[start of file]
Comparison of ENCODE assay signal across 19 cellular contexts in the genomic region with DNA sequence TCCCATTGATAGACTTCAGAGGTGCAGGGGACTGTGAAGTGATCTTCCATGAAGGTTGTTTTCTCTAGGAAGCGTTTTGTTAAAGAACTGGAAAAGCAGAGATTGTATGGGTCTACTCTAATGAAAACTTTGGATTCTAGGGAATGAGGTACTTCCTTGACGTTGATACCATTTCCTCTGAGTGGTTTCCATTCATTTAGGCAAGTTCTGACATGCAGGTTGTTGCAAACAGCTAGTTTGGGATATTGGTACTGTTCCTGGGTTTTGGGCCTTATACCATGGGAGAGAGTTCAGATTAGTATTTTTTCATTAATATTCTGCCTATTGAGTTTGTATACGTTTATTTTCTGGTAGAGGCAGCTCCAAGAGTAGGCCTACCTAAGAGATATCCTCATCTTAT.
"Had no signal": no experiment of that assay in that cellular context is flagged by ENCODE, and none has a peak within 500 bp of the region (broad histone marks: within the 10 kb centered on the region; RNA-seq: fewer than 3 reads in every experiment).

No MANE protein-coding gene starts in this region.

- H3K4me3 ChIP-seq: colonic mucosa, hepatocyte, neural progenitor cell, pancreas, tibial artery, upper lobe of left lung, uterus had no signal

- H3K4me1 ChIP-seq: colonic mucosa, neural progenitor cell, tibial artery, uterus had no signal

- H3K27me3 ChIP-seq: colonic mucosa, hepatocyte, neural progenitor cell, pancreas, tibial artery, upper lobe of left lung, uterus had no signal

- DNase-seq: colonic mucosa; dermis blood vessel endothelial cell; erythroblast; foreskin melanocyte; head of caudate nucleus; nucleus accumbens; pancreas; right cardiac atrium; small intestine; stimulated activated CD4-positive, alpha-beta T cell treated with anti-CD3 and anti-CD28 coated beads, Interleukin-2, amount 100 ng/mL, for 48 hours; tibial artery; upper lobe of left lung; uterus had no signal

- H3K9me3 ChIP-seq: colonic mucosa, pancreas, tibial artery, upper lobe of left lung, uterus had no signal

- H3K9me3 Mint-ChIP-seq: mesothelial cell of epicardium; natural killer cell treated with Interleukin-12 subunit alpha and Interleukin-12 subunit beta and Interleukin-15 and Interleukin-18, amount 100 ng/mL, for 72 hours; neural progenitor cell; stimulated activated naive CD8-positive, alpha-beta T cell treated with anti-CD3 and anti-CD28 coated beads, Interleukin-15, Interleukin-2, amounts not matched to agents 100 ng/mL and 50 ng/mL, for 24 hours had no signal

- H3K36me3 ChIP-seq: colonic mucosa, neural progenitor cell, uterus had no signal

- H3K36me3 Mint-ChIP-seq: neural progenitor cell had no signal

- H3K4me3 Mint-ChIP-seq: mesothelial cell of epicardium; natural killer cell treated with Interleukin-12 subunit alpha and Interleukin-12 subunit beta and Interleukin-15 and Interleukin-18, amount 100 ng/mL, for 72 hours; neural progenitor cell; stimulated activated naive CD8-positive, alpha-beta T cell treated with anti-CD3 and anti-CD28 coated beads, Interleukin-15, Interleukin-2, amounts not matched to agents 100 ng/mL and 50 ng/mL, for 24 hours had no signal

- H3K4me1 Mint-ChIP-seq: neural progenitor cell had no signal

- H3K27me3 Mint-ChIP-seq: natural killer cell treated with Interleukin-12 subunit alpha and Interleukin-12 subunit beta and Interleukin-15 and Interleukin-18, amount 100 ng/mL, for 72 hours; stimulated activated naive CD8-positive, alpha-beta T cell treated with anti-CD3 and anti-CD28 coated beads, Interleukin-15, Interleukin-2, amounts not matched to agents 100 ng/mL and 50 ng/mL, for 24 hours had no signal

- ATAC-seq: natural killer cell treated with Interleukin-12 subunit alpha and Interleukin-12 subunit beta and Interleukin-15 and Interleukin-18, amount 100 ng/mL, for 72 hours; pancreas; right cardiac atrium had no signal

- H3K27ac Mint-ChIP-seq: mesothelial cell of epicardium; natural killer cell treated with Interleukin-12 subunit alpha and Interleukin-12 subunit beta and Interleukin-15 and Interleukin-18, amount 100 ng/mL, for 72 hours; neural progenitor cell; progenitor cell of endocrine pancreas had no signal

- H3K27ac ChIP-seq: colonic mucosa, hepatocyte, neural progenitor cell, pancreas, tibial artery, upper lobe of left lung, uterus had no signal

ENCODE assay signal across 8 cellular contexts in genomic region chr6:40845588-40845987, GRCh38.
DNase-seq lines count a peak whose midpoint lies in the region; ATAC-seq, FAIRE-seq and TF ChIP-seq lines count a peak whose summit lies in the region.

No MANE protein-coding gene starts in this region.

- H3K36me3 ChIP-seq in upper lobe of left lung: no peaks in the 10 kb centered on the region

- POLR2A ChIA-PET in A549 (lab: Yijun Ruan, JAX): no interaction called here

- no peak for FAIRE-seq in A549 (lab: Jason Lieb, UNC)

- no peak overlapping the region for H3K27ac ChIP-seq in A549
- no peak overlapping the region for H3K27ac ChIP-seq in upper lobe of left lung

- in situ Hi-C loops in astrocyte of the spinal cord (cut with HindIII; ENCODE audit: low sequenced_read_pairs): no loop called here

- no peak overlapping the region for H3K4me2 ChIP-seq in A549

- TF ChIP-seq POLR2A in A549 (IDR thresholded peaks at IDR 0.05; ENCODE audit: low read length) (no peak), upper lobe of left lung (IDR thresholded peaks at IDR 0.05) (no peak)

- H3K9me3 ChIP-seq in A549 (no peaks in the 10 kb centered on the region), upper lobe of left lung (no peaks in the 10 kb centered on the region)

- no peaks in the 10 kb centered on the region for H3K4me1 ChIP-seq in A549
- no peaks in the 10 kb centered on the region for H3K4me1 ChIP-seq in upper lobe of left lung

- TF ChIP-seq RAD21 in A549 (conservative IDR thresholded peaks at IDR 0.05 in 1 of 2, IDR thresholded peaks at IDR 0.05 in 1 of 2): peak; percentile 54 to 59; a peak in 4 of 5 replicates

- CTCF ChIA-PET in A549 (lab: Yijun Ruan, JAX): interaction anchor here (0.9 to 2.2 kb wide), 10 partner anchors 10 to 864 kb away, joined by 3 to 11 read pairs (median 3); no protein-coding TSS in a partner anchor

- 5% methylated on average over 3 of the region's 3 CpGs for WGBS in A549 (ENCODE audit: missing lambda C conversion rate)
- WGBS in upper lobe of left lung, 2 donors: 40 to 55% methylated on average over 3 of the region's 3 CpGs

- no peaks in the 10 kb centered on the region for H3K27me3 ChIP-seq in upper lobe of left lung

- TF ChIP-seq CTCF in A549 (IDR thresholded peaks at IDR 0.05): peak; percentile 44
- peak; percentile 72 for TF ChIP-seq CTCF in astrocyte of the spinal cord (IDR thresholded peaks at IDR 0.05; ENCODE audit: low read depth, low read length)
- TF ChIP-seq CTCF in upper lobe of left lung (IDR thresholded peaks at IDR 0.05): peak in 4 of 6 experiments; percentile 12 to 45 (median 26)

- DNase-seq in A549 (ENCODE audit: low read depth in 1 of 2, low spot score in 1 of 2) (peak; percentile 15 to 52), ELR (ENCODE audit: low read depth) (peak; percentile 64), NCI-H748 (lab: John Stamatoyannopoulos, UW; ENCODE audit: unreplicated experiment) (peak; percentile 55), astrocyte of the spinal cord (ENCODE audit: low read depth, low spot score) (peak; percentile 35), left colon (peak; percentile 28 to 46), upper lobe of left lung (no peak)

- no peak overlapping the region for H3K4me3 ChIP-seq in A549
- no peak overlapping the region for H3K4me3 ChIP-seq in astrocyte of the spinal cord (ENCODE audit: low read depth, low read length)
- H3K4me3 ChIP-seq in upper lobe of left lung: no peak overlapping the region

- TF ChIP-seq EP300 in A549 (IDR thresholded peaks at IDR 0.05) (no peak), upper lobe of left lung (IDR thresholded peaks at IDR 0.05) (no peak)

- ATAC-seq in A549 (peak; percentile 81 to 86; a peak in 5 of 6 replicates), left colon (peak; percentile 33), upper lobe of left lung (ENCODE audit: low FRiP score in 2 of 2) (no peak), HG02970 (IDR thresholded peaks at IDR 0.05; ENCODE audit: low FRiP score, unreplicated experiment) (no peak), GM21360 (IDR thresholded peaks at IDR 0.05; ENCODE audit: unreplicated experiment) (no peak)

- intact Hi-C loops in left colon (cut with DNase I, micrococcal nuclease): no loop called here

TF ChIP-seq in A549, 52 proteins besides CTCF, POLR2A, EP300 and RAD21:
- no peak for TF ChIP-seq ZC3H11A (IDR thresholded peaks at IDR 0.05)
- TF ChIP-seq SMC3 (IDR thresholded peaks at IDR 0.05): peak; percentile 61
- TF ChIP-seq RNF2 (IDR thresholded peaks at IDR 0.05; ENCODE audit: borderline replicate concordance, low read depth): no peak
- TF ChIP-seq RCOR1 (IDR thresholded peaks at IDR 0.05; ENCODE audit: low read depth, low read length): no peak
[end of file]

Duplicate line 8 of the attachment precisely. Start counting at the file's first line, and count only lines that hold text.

- H3K9me3 ChIP-seq: colonic mucosa, pancreas, tibial artery, upper lobe of left lung, uterus had no signal